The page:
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The true costs of Chevron: New report available

The Council of Canadians is a sponsoring organization to a new report, available today, that reveals the true costs of the 2nd largest U.S. oil company and 11th largest global corporation – Chevron.

Chevron operates in 180 countries, exploring for, producing, refining, transporting and marketing oil natural gas and gasoline. Major operations also include chemical, coal mining and power generation companies. According to its annual shareholder reports, Chevron received $19 billion in 2010 profits, its highest since 2008 and an 81% increase from the previous year.

These profits do not come without a cost.

You can read the full report here: The True Cost of Chevron: An Alternative Annual Report May 2011

The Council of Canadians is sponsoring this report because we are increasingly concerned about the role of Chevron in the tar sands (find out more, page 29 of the report) and in the Canadian Arctic.

Chevron won a federal auction for a 205, 000 hectare deepwater parcel off the coast of Yukon, by committing to spend C$103 million over the 5-year license exploring for oil and gas.  The license was acquired despite an earlier request to the federal government by the Inuvialuit Regional Corporation (IRC) to withdraw the bid.

Offshore drilling in the Arctic stands to have devastating impacts on the environment and coastal communities, and in the face of a climate crisis, is a signal of the wrong direction – we need to leave it in the ground.

The conditions for drilling offshore in the Arctic are particularly precarious. Chevron’s own Arctic Basin Assessment ranks the Beaufort Sea as the third (of eleven) most challenging Arctic basins for oil and gas exploration.  Arctic conditions include freezing temperatures, reduced visibility, high winds and sea states, and extreme storms.  Weather conditions and a lack of infrastructure also pose a unique challenge for oil spill response.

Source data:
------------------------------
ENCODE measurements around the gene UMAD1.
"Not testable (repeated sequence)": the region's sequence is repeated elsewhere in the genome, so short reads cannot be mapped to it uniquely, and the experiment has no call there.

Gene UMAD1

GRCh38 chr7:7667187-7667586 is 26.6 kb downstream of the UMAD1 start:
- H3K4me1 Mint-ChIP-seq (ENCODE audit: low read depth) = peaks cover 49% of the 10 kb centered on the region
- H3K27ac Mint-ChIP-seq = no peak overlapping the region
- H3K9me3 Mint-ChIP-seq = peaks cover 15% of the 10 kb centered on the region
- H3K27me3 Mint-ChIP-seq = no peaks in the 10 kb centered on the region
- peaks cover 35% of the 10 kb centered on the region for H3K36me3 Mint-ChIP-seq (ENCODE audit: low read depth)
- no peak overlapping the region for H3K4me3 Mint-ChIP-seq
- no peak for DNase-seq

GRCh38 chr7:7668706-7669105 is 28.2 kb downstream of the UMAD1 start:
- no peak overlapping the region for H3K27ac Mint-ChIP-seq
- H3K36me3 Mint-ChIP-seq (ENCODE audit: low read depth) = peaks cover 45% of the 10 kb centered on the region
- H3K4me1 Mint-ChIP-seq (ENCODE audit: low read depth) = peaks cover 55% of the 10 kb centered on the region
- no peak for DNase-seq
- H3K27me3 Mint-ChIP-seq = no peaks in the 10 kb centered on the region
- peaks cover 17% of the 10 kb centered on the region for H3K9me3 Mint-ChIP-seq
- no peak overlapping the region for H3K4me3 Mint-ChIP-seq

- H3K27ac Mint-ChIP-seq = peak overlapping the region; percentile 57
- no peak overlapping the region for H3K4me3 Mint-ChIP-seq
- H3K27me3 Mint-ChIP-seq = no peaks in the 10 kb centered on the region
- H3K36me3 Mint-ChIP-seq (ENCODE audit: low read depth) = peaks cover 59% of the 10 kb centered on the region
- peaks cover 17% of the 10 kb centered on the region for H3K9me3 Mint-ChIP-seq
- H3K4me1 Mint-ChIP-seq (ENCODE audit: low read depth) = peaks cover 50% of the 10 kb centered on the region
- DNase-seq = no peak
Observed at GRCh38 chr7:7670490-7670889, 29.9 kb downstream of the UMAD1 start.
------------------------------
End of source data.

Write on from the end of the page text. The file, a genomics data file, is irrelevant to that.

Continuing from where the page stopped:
As the alternative report documents, Chevron’s long history of ravaging natural environments, violating human rights, ignoring the longstanding decisions of Indigenous communities, destroying traditional livelihoods, and converting its dollars into unjust political influence in the United States and around the world. This isn’t comforting when it comes to pursuing Arctic offshore drilling which comes at heightened, unacceptable risks.

You can find out more about the failure of industry to prevent and respond to offshore disasters in this op-ed featured in the Huffington Post by Antonia Juhasz, director of the Energy Program at Global Exchange, author of Black Tide: the Devastating Impact of the Gulf Oil Spill and co-editor of the alternative report, here.

You can read the Council of Canadians, Chevron in the Beaufort Sea on page 31 of the report.

The report’s release is timed with Chevron’s annual shareholder meeting happening tomorrow in San Ramon, California.

Beginning yesterday and continuing through to Thursday, the true costs of Chevron’s operations are being exposed in San Ramon, from a teach-in and press conference featuring community leaders and advocates impacted by Chevron from places such as  Angola, Ecuador, Indonesia, Nigeria, Alaska and Texas to a toxic tour and demonstration.

You can find out more at the True Cost of Chevron website.

You can also see this alternative ad (responding to Chevron’s ads which suggest they are a green, responsible company) and others here. You can also join the facebook group.